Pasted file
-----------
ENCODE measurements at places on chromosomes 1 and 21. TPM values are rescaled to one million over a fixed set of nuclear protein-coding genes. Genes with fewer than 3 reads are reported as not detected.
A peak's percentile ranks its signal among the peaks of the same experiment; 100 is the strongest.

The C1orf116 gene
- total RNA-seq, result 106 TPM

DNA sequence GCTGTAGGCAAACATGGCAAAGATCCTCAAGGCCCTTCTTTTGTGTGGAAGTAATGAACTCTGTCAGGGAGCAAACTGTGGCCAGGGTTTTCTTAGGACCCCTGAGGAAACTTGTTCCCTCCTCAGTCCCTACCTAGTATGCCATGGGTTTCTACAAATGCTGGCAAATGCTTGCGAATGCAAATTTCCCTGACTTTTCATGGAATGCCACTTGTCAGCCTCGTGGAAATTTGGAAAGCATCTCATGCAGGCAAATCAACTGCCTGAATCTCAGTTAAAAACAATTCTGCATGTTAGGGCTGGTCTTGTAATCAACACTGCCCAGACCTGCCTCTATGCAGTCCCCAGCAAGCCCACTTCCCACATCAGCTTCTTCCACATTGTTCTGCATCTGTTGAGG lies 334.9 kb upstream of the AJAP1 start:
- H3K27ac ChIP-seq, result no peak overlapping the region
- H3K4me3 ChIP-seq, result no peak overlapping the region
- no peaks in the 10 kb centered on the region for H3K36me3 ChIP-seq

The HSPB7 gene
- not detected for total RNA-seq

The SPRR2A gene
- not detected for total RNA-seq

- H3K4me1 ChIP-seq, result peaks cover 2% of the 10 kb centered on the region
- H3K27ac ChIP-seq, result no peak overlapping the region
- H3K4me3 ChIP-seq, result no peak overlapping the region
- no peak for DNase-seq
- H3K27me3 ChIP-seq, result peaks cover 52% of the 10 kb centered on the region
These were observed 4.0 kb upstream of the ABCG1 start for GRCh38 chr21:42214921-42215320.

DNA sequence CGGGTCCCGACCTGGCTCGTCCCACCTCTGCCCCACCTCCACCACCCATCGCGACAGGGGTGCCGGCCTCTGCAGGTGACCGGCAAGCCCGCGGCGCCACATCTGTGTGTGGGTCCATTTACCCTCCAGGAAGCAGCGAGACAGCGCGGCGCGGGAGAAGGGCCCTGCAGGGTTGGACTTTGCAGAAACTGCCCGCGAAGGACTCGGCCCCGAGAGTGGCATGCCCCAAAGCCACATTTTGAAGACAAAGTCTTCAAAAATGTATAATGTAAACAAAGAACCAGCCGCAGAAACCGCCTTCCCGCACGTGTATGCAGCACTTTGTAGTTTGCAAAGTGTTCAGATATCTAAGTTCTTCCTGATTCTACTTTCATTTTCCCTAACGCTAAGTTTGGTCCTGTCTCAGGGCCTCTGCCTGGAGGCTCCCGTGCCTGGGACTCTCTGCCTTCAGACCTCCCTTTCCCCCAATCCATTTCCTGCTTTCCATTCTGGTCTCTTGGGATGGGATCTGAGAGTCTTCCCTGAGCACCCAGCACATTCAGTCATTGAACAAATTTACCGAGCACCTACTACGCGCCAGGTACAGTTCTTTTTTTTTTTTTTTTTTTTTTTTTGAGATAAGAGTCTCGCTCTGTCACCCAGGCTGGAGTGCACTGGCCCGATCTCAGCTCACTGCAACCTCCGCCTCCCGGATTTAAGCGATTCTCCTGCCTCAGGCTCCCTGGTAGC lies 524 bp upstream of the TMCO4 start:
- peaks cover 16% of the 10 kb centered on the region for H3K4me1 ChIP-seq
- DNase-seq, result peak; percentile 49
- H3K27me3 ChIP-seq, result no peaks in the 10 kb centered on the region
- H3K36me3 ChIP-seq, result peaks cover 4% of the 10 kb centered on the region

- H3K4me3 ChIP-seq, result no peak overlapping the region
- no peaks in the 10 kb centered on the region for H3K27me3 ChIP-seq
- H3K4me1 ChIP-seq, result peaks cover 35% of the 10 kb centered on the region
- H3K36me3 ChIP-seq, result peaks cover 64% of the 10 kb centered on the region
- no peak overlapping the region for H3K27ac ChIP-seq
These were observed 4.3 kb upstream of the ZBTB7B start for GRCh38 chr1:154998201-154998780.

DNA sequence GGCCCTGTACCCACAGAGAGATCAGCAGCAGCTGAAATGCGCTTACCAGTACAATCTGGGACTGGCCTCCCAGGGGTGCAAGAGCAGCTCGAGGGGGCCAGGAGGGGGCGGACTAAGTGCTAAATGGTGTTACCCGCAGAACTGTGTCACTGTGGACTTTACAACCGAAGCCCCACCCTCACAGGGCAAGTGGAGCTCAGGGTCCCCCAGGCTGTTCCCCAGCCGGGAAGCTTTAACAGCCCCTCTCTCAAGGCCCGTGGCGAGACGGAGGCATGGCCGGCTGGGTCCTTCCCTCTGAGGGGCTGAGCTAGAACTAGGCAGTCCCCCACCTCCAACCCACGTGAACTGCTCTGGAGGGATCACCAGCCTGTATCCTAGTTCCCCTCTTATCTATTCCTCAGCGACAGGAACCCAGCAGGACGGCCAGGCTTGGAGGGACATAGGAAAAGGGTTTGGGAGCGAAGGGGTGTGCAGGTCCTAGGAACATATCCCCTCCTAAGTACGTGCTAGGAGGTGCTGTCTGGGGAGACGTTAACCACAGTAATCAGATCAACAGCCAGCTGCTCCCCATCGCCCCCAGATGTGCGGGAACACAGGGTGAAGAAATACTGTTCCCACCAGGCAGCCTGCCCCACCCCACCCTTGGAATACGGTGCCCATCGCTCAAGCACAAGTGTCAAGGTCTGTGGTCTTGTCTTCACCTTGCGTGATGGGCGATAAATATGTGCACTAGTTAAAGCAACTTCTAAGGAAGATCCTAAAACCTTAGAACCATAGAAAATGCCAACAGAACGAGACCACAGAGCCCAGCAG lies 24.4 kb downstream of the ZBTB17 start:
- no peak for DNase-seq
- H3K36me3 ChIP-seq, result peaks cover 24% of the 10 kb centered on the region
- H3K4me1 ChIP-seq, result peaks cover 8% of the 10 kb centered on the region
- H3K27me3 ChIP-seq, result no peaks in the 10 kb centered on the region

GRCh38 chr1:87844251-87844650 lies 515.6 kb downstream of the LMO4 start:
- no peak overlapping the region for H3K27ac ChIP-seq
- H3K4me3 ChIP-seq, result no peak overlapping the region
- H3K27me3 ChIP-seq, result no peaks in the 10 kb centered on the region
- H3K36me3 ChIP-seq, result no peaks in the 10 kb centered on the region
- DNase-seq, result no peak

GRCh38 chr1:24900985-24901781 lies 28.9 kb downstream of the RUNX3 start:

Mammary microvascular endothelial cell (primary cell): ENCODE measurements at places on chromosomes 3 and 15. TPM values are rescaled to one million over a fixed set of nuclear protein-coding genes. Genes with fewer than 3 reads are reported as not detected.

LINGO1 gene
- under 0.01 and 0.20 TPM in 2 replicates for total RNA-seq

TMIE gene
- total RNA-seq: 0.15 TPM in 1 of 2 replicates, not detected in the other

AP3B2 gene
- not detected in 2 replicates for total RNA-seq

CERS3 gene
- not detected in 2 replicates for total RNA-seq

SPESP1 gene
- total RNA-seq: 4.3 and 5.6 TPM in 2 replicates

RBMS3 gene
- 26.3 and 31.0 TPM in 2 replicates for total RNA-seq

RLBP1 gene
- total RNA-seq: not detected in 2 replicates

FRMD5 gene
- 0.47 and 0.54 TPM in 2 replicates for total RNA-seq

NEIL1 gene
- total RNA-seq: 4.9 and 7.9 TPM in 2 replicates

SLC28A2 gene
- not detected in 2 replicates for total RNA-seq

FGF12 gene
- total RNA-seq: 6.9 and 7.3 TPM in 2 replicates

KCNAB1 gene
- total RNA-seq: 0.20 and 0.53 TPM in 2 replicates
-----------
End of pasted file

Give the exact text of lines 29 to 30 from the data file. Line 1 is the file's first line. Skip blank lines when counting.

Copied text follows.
These were observed 4.3 kb upstream of the ZBTB7B start for GRCh38 chr1:154998201-154998780.

DNA sequence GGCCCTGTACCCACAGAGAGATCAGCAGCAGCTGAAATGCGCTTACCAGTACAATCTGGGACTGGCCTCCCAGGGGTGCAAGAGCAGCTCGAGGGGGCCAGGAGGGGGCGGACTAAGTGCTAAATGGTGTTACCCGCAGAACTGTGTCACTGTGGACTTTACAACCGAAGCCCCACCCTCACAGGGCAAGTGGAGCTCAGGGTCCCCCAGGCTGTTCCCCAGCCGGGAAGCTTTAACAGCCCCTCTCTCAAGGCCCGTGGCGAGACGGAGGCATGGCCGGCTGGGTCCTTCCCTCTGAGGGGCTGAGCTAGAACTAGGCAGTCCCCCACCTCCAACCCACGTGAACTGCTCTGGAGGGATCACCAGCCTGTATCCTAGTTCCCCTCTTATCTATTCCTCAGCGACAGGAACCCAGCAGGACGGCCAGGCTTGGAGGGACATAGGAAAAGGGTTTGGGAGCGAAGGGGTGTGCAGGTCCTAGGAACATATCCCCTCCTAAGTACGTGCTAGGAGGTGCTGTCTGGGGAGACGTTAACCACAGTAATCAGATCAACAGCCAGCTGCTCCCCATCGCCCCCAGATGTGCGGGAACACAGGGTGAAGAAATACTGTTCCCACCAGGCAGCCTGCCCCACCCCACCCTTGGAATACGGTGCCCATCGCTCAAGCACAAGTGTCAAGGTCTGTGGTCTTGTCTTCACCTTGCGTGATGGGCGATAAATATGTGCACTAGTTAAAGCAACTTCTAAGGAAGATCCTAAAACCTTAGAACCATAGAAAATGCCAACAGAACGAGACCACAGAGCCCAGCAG lies 24.4 kb downstream of the ZBTB17 start: